At a recent liturgy, a couple who had been married for 50 years came forward and renewed their marital promises to one another. Similarly, at the yearly gathering of our congregation, we sisters publicly renew our vows before returning to our mission. The commitment to love is not something professed only once but again and again. Recalling one’s first fervor of infatuation with the beloved fans into flame again the ability to continue loving despite hardships and challenges.
So it is with Peter in today’s Gospel. When pressed by a servant girl in the courtyard of the high priest, he had failed to acknowledge that he even knew Jesus, much less that he loved and believed in him. Earlier, at the tumultuous moment of Jesus’ arrest, he had hotheadedly lashed out with a sword and had cut off the ear of a slave of the high priest. His failures to love are symbolically depicted in his inability to catch any fish.
Yet Peter still does love Jesus and is still able to bring many others into that circle of love. Allowing himself to be fed by the source of love, he experiences forgiveness, renewal and empowerment to extend that love to others. It is an efficacious and uniting love, symbolized by the great haul of fish and the untorn net.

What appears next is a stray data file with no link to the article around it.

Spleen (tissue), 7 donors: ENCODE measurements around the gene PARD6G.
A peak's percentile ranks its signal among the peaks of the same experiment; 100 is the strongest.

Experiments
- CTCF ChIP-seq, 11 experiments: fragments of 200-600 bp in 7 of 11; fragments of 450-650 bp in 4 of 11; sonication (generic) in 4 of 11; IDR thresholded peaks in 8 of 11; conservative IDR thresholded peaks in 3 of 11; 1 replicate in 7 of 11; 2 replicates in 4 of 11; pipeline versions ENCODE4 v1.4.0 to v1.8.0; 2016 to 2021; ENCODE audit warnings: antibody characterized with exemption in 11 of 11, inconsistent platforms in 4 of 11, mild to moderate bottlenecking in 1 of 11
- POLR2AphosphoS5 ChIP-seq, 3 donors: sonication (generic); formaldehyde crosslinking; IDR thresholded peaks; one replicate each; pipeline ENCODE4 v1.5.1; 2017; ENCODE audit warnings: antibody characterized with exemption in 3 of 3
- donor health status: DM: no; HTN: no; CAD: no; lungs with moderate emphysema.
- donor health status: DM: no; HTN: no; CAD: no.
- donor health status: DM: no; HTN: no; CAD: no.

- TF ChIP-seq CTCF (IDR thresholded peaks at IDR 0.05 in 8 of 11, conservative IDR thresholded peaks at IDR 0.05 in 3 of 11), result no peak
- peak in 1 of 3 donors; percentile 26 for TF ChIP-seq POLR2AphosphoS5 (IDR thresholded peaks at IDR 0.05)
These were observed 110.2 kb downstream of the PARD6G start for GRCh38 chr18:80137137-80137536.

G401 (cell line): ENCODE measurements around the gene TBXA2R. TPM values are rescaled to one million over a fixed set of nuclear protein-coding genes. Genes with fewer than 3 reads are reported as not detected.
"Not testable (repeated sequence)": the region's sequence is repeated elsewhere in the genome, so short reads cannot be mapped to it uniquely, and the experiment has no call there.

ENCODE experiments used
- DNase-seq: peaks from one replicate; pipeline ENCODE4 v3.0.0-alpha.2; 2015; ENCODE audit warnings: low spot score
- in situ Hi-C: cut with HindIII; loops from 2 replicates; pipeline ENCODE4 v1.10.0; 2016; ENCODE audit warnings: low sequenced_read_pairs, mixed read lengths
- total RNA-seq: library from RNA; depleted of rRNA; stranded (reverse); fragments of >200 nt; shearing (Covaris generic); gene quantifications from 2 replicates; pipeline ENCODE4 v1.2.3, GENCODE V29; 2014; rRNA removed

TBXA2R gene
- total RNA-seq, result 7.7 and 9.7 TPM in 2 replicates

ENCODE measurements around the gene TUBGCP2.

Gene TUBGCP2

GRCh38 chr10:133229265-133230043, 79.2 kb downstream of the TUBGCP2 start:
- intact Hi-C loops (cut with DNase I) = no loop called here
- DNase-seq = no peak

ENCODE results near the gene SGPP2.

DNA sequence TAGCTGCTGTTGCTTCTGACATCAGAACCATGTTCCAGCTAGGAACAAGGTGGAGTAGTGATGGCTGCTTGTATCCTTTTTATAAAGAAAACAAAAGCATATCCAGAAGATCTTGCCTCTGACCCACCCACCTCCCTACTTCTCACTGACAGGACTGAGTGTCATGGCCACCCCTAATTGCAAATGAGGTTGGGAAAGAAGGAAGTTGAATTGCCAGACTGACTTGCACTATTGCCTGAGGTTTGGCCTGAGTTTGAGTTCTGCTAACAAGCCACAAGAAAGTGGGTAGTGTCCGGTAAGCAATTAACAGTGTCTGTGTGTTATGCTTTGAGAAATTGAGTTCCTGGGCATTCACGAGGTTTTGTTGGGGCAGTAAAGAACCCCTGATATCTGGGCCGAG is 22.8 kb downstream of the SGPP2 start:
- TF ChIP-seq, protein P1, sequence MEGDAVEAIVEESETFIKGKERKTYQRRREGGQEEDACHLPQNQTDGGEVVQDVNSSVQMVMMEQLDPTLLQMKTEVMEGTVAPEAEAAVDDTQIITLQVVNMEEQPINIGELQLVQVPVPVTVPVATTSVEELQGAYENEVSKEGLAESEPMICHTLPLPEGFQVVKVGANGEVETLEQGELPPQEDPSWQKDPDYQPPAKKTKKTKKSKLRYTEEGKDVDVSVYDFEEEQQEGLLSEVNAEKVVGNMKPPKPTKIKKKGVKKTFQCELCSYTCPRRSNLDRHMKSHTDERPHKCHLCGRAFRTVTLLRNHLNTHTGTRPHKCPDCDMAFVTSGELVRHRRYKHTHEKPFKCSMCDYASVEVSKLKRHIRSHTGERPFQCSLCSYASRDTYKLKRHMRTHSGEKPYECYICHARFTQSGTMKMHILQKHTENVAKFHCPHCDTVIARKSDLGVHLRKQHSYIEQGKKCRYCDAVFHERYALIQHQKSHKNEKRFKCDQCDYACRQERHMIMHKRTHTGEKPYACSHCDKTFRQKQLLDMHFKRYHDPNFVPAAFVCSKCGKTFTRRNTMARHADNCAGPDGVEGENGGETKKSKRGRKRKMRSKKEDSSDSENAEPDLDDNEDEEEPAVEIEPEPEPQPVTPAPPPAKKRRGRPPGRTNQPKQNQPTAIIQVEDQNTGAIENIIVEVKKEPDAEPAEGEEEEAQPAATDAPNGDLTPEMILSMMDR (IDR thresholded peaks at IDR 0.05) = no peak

Three times Peter professes his love. Three is a complete number, signaling fullness. Some commentators note that there are two different Greek words for love in this exchange between Jesus and Peter. The first two times Jesus uses the verb agapao, signaling the kind of Christian love that is totally self-giving and inclusive. Both times Peter responds with the verb phileo, which refers to the love of friends. The third time Jesus switches to phileo, to which Peter again responds with phileo.
Some commentators think this shift in vocabulary reflects Peter’s inability to achieve the highest form of love for which Jesus asks, and that Jesus comes down to Peter’s level the third time. More likely the Evangelist is simply varying the vocabulary, as is the case with the verbs for feed (boskein, vv. 15, 17) and tend (poi-mainein, v. 16), and the nouns for lambs (arnion, v. 15) and sheep (probaton, vv. 16, 17). Moreover, in this Gospel, there is no greater love than the love of a friend who lays down his or her life for a friend (15:13).
The love between Jesus and his own is both fruitful and costly. It is not a love that encloses the lovers in an exclusive bubble of bliss. It is a love that bears fruit, extending itself outward in mission, feeding the hungers of those who are most vulnerable. It asks disciples to stand with arms outstretched—extended in prayer, in embrace of the Beloved and all his friends, in service to those in need and, finally, in cruciformity—as the outstretched arms of Christ draw all to himself.